I find most of the explanations where people try to assume that medieval people had some amazing walking skills that modern people lack silly Wink Especially when it's based on a singular experience. I remember a video of R.Warzecha where he claimed that everyone in the middle ages walked differently than people walk nowadays, everyone tiptoed and never started a walk with a heel Happy Apparently all of it was based on an academic paper, no doubt a very interesting one, but making those broad claims can be a bit dangerous. Afair he changed his mind later. Our passion for history can sometimes lead us into dangerous territory but that's part of the learning experience.

Apologies for the rant. I personally think there were plenty of local adaptations to make shoes more grippy that we just don't know about anymore. Like the tar and stones or cord idea. Or maybe we do know about it but it's simply not a widely published research. Anyway, thanks for an interesting topic, I hope people with more knowledge will chime in.
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Håvard Nygård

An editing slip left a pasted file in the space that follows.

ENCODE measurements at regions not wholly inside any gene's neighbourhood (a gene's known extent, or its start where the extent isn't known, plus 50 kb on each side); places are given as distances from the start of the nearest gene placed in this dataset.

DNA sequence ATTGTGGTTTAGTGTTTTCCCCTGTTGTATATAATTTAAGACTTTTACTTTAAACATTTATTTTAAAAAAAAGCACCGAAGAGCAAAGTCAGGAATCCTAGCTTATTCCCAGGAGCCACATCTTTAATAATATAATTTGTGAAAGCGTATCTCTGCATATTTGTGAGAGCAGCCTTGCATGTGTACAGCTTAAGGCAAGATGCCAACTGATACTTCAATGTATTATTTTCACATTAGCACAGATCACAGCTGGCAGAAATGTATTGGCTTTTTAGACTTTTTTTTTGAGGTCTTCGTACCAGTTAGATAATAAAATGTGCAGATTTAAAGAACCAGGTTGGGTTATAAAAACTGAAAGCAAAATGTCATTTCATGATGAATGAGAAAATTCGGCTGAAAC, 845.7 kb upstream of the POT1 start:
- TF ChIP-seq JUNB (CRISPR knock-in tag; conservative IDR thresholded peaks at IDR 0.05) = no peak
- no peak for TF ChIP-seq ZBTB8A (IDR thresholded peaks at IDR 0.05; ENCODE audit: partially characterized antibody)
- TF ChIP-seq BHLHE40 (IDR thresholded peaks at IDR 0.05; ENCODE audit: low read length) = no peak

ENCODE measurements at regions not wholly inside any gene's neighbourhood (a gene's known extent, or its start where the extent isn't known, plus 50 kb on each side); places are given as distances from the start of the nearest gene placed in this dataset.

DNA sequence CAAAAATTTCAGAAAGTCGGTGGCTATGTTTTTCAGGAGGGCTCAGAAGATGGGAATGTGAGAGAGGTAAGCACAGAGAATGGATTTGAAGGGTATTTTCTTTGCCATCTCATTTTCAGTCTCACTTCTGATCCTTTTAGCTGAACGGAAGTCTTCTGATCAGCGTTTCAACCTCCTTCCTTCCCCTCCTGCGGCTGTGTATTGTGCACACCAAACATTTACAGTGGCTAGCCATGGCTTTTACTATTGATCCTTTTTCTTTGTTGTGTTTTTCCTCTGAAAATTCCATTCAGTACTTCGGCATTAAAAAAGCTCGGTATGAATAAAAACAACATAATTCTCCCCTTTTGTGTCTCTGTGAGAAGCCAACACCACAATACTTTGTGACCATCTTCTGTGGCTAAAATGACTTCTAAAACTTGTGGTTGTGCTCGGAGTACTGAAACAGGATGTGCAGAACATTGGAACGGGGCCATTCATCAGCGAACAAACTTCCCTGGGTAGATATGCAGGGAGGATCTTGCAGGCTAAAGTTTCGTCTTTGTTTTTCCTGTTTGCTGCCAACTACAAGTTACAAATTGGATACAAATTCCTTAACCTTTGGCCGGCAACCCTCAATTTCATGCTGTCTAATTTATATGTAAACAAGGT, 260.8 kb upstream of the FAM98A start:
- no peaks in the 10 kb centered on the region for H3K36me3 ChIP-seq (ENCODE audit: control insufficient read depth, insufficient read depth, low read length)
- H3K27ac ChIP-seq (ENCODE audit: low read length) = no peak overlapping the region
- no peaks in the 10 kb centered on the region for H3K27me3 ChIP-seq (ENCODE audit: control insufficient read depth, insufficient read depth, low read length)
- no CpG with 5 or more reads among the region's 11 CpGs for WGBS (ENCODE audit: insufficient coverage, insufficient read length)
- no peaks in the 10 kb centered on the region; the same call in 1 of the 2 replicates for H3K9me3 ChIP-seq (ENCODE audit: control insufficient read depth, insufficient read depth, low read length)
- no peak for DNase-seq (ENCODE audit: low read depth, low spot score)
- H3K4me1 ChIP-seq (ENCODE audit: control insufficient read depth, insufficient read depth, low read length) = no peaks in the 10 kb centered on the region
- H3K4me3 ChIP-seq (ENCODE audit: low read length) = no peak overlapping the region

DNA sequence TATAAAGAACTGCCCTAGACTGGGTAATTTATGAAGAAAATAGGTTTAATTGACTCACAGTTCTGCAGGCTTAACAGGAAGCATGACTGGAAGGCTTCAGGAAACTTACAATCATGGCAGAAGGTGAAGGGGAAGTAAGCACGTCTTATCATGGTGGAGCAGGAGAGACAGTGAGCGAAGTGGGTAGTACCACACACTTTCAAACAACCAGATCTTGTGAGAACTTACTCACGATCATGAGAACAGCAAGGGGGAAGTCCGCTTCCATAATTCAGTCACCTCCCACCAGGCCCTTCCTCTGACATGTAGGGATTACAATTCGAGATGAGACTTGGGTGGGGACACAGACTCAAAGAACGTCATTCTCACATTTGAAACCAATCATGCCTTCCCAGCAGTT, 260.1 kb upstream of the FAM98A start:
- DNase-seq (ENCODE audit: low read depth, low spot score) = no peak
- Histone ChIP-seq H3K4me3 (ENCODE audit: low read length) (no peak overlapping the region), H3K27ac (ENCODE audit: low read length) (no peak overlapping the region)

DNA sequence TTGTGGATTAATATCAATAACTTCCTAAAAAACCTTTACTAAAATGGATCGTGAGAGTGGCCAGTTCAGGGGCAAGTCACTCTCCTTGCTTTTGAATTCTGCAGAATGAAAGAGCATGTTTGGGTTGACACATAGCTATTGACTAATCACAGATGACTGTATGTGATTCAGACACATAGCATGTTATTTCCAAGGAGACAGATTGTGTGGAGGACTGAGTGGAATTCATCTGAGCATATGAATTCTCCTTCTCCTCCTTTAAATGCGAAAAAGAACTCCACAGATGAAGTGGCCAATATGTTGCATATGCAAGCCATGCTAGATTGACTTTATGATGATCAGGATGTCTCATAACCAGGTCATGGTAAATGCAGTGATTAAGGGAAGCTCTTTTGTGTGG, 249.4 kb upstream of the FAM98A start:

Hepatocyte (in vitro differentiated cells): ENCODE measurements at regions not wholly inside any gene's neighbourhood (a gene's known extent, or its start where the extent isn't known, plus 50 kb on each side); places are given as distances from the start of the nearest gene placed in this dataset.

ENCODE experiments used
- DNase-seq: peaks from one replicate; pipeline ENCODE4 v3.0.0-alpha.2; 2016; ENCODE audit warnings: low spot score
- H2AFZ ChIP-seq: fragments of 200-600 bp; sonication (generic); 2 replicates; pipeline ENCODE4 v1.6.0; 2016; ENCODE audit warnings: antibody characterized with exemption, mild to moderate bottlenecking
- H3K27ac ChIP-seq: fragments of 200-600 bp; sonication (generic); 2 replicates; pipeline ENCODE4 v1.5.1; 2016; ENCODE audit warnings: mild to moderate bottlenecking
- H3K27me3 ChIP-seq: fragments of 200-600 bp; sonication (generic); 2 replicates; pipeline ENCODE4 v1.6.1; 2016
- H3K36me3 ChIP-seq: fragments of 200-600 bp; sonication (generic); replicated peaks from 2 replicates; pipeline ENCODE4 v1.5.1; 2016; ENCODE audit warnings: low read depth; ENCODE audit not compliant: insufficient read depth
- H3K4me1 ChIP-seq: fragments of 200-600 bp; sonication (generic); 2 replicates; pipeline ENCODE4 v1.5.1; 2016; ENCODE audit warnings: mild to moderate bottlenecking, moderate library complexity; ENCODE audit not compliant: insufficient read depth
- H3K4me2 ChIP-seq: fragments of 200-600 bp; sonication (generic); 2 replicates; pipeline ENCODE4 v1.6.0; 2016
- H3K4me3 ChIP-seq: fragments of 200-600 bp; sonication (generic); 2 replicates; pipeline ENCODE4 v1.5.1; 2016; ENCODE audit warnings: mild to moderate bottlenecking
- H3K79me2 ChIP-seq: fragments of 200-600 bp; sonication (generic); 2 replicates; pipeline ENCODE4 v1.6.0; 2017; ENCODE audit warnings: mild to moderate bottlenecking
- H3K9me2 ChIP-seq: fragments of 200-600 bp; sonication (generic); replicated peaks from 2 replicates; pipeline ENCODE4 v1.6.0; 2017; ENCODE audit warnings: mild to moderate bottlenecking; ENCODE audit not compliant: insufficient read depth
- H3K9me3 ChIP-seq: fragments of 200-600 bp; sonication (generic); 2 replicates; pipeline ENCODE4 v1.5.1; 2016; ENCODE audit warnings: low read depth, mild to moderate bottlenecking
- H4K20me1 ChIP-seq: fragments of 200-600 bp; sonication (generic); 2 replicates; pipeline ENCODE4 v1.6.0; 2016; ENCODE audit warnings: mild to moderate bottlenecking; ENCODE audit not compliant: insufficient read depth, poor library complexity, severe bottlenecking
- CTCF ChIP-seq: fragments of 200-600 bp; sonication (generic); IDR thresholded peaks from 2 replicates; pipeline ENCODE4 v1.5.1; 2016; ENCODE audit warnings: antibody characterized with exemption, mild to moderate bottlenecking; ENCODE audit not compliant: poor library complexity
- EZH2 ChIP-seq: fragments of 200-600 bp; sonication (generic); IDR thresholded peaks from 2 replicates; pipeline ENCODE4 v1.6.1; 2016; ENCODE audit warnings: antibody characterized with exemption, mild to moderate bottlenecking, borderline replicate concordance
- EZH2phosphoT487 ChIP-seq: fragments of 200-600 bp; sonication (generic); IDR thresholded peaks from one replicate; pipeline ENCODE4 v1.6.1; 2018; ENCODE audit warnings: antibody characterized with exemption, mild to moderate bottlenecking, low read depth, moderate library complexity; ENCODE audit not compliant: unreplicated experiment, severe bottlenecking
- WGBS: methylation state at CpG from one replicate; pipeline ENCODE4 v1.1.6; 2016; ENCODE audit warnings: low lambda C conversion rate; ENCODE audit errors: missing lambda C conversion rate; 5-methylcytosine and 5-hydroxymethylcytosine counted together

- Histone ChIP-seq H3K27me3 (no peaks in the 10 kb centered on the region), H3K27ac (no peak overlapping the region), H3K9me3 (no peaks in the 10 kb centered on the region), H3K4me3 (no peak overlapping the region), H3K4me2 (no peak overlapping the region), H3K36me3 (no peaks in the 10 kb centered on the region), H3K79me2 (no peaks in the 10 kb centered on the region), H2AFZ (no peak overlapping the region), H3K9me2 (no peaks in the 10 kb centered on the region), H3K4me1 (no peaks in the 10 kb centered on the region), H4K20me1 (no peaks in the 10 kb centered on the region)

Location: Norway
Joined: 27 Oct 2019

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PostPosted: Sun 24 Oct, 2021 4:13 pm    Post subject:         Reply with quote

Tyler C. wrote:
I don't believe Scandinavian turn shoes had suds, so there must be another way that they added grip to their shoes. There are other cultures that have used leather shoes into more recent times. I wonder if looking at Inuit or other culture's shoe making traditions would help answer this question.


I don`t think they have studs either. The landscape in Norway is full og rocks and mountains so studs would work poorly i believe.
The closest to find cultures who still make their shoes traditionally would be the sami people of Norway. They use the forehead skin of the reindear as their sole to their shoes, but their culture and the Norse culture is not very similar really. They are nomadic people who travels and lives with their reindear hird and is fully dependent on these animals. The norse are farmers, hunters and boatbuilders who live in one place and have cattle and pigs and trades their goods. The design and style of weapons and clothing is very different and the culture is as well, so comparing the sami shoes and the norse shoes would not be the most accurate way.